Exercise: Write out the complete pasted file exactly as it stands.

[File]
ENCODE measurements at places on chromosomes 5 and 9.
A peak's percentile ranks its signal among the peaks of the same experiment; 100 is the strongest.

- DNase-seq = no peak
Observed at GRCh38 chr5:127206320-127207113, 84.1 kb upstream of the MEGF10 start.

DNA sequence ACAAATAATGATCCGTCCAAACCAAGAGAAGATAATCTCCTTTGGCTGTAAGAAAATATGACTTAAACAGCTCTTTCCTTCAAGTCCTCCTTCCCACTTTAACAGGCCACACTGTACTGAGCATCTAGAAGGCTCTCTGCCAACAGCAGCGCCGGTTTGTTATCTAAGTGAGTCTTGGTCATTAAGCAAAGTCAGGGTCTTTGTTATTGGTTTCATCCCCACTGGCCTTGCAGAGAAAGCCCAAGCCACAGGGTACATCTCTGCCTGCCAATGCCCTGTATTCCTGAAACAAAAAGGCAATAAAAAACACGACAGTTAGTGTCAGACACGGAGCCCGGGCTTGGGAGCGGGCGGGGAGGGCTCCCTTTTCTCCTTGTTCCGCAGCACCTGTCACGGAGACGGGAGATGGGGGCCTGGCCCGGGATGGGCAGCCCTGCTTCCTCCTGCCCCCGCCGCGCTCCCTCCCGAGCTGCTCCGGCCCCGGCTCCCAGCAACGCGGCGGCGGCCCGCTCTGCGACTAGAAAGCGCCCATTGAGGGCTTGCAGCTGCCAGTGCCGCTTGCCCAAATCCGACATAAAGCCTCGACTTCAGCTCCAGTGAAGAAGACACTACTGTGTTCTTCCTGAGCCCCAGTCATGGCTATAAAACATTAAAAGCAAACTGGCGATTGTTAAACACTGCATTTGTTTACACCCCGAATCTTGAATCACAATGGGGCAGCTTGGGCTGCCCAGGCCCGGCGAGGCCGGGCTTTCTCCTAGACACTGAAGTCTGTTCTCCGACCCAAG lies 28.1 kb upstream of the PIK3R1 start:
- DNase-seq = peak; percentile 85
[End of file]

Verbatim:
ENCODE measurements at places on chromosomes 5 and 9.
A peak's percentile ranks its signal among the peaks of the same experiment; 100 is the strongest.

- DNase-seq = no peak
Observed at GRCh38 chr5:127206320-127207113, 84.1 kb upstream of the MEGF10 start.

DNA sequence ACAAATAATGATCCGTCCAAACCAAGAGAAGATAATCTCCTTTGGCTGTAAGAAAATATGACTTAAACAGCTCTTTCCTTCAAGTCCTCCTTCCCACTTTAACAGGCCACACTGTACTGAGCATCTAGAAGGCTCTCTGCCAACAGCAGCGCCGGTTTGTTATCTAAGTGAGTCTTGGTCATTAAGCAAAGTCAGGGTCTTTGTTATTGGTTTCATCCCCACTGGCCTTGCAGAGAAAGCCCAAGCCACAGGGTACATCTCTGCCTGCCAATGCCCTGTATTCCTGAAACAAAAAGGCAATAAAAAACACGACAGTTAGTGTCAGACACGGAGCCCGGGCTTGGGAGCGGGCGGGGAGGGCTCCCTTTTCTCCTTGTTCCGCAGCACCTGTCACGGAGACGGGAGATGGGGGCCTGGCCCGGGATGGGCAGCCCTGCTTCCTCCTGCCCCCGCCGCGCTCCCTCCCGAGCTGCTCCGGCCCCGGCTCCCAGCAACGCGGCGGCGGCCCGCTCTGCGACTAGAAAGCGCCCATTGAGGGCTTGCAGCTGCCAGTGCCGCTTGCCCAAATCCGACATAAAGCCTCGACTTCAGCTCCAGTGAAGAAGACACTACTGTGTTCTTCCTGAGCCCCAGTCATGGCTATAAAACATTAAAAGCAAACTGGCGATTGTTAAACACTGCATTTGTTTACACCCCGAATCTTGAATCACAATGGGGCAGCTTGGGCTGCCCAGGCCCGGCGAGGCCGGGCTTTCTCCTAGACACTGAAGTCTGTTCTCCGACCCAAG lies 28.1 kb upstream of the PIK3R1 start:
- DNase-seq = peak; percentile 85